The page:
“I'd like to extend my deepest gratitude to Upper Canada Mall for allowing the homeless community into the mall without prejudice,” Gould said.

Rev. Ross Carson, who is now retired and a member of Trinity United Church in Newmarket, said the local volunteer network that provides community meals in Newmarket and Aurora is struggling.

“The Aurora United Church council has suspended the Saturday morning rise-and-shine breakfast until the state of emergency is lifted by the province of Ontario,” Carson said. “Their experience is the impossibility of practising appropriate social distancing and still preparing and delivering breakfast. The risk to the volunteers and the guests is too great.”

Other community meals, such as the Saturday dinner at Crosslands Church in Newmarket, continue for now to prepare hot and cold food that individuals can take away.

The Tuesday lunch at Trinity on Main has been paused at this time, Carson said, and the church urges donations for Inn from the Cold and the Newmarket Food Pantry.

As well, the bi-monthly community luncheon at St. Andrew’s Presbyterian in Newmarket has been put on hold temporarily.

The Loft Crosslinks Street Outreach Van continues its service to the homeless community and those at-risk, but it, too, is stretched thin.

“An increase in demand is being experienced because of the difficulty accessing supplies elsewhere,” said Carson.

Given all this, Carson said an influx of people experiencing food insecurity may turn to the Newmarket Food Pantry, and he encourages cash donations to help meet the need in the coming days and weeks.

Meanwhile, Newmarket’s seasonal homeless shelter, Inn from the Cold, has also changed how it serves clients during the coronavirus pandemic.

Until further notice, only clients experiencing homelessness and shelter staff are allowed at the 510 Penrose St. facility.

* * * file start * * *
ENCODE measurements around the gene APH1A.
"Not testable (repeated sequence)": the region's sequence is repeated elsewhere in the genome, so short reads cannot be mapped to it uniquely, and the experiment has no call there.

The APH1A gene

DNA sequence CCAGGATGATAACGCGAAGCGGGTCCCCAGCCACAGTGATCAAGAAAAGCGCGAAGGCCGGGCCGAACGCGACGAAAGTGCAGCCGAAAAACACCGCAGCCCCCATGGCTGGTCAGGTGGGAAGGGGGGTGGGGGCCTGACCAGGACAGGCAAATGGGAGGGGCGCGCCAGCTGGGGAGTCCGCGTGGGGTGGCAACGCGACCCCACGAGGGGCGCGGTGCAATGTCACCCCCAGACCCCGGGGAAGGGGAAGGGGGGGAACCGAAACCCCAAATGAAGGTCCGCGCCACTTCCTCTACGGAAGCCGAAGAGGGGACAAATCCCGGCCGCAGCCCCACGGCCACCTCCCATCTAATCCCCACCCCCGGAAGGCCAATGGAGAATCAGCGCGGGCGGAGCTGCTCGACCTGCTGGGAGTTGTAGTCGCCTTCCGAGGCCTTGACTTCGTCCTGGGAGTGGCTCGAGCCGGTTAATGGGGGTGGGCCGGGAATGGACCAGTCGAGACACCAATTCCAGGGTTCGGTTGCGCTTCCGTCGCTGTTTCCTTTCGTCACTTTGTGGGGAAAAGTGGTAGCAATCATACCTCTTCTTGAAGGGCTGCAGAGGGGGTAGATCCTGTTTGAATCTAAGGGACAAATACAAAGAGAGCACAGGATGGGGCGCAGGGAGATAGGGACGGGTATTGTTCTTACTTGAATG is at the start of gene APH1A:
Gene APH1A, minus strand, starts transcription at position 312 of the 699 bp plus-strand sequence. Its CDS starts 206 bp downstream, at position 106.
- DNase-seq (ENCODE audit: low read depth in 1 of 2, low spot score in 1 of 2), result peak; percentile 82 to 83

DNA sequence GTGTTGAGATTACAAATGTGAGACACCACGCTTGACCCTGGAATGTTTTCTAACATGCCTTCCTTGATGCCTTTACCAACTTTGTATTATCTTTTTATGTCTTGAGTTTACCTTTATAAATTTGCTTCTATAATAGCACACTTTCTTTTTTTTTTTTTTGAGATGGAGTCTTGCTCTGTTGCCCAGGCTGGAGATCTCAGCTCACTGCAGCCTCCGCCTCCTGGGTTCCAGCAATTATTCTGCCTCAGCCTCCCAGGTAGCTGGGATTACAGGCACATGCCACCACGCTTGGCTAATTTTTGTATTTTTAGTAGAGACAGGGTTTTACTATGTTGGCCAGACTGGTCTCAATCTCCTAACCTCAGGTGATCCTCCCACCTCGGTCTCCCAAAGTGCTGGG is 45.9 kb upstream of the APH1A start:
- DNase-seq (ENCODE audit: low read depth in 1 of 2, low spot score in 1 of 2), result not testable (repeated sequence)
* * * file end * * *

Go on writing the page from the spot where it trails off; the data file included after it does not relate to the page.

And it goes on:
Volunteers have been suspended until further notice, who are the backbone of the operation. The shelter is racking up additional costs to pay staff to work overtime and it is in need of monetary donations, Carson said.

The shelter's Friday community meal will also be take-out only. And, as of March 19, drop-in program hours changed to 3 to 7 p.m. on Mondays, Wednesdays, and Thursdays.

Clients and staff who enter the building will be screened for symptoms of COVID-19 and asked to sign in. Homeless clients with any COVID-19 symptoms will be isolated until transfer to a more suitable site can be facilitated.

“The incredible clients are helping to keep the shelter clean and organized,” Carson said.

For more information on Inn from the Cold, how you can access help and donate, visit them online.

At this point in the effort to slow the spread of COVID-19, there remains about 30 retail shops open at the Newmarket mall operating at the reduced hours of 11 a.m. to 7 p.m., including Shoppers Drug Mart. 

Other mall tenants have temporarily suspended operations at least until March 31. The mall, itself, remains open to the public during its regular hours of 10 a.m. to 9 p.m.

Mall management company Oxford Properties did not return requests for comment at the time of publication.